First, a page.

It’s something you couldn’t script in Hollywood – a wrestler winning a national championship and then proposing to his girlfriend on a podium for everyone to see. But that’s exactly what happened a few weeks ago.
North Idaho College wrestler V.J. Giulio, a four-time state champion from American Falls, Idaho, won a national title in the 197-pound weight class at the NJCAA Wrestling Championships March 1 at the Spokane Convention Center.
Soon after claiming his individual championship, he proposed to his girlfriend Jordan Moyer on the All-American podium.
“She doesn’t like being the center of attention very much and I wanted to put her out of her comfort zone and embarrass her a little bit and just make it super memorable. I think I did,” Giulio said. “I think it worked out.”
Giulio said he knew that he was going to propose if he won a national title, so that gave him “a little extra motivation for the tournament.”
“Every match I was like well, if I don’t win this match, then I can’t propose at the end of it,” he said.
As for the championship match atmosphere, Giulio said “those are the moments I live for.”
The wrestling mat was elevated on a stage with lights focused on the mat and the rest of the room fairly dark.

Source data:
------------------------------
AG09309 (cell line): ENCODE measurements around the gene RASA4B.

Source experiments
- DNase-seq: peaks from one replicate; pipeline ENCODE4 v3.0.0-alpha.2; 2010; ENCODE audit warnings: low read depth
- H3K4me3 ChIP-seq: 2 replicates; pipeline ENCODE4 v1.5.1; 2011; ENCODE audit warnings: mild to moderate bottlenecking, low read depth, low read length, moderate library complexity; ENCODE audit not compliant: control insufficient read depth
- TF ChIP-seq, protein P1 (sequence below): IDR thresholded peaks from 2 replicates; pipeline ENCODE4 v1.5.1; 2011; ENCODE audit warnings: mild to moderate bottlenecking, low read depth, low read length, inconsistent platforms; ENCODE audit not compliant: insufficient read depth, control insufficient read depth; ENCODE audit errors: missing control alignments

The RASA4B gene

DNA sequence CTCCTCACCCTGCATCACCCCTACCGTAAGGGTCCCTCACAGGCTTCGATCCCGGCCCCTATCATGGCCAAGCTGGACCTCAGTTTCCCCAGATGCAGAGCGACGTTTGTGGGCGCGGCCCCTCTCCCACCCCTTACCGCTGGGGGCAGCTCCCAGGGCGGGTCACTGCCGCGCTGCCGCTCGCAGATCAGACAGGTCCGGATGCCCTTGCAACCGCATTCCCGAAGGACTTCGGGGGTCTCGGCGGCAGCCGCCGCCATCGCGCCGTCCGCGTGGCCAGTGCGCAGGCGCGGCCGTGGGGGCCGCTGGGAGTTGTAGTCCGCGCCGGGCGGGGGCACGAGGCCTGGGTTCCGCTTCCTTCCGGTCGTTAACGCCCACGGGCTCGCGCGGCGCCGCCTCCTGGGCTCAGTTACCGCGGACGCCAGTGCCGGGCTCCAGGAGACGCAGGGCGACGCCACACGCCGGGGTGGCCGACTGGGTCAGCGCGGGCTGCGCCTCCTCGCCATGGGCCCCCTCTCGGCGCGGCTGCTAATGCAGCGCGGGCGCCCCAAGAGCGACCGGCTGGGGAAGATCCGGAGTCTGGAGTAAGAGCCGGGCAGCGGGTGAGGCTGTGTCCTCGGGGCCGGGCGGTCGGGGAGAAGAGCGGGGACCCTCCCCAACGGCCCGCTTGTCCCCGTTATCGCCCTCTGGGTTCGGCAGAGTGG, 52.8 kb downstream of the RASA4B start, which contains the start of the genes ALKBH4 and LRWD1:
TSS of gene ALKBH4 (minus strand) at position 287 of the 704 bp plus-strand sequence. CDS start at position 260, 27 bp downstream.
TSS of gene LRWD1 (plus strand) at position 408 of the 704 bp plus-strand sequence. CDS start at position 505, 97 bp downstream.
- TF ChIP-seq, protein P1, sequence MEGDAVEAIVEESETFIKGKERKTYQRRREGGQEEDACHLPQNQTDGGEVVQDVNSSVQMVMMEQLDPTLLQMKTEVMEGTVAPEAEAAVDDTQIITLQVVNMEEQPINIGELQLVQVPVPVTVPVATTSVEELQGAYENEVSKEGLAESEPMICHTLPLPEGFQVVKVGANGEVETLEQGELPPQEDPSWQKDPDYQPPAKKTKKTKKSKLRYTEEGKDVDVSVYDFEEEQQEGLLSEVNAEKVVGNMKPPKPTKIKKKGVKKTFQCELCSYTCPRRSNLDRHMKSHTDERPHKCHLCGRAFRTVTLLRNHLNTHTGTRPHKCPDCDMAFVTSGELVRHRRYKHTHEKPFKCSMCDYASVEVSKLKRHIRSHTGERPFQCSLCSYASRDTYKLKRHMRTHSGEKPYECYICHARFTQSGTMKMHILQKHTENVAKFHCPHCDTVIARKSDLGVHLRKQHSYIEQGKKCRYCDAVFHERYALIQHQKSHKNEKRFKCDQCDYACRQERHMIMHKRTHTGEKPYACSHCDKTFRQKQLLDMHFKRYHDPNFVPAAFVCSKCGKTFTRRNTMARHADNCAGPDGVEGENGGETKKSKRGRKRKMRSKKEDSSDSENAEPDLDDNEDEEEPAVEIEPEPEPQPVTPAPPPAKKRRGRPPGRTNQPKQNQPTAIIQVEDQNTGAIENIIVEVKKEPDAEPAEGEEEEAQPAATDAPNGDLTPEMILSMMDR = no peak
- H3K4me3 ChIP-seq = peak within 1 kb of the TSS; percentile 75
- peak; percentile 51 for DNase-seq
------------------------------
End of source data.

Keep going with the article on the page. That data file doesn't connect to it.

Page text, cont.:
“That’s the reason I love this sport because it’s just you,” Giulio said. “It’s you and one guy, go at it and do battle. That’s where I shine. Every state championship I ever wrestled in and now the national championship I just wrestled in, it’s just where I excel. It’s where I feel like I belong. It’s just the best feeling on the planet.”
Giulio was also named the tournament’s Outstanding Wrestler.
NIC placed sixth as a team in the national tournament with Taylor Kornoely (285 pounds) and Derrick Booth (174) earning sixth place finishes for the Cardinals.
Giulio and NIC head coach Pat Whitcomb said he wrestled his best at the end of the season.
Whitcomb said the last month of the season Giulio was “focused” and “hitting on all cylinders.”
Giulio came into the tournament as the third-ranked wrestler in his weight class, but was ranked No. 1 in the three previous polls.
He finished third in last season’s national tournament when the Cardinals proceeded to share the national title with Labette Community College.
However, Giulio lost in the quarterfinals.
“It was heartbreaking obviously coming up short,” Giulio said. “I didn’t expect to lose. You never expect to lose. It turned out to be kind of a blessing because without me losing that match we wouldn’t have won the national title.”
With Giulio losing in the quarterfinals, he was able to rack up more pins and as a result, gave his team more points than perhaps he would have if he blazed through the tournament undefeated and crowned a national champion. He finished the tournament with five pins.
Whitcomb said it was “pretty devastating” when he lost last season at nationals as he was the top-ranked wrestler in his weight class and his sights were set on winning a national championship.
Giulio had about 20 minutes to regroup until his next match was set to start.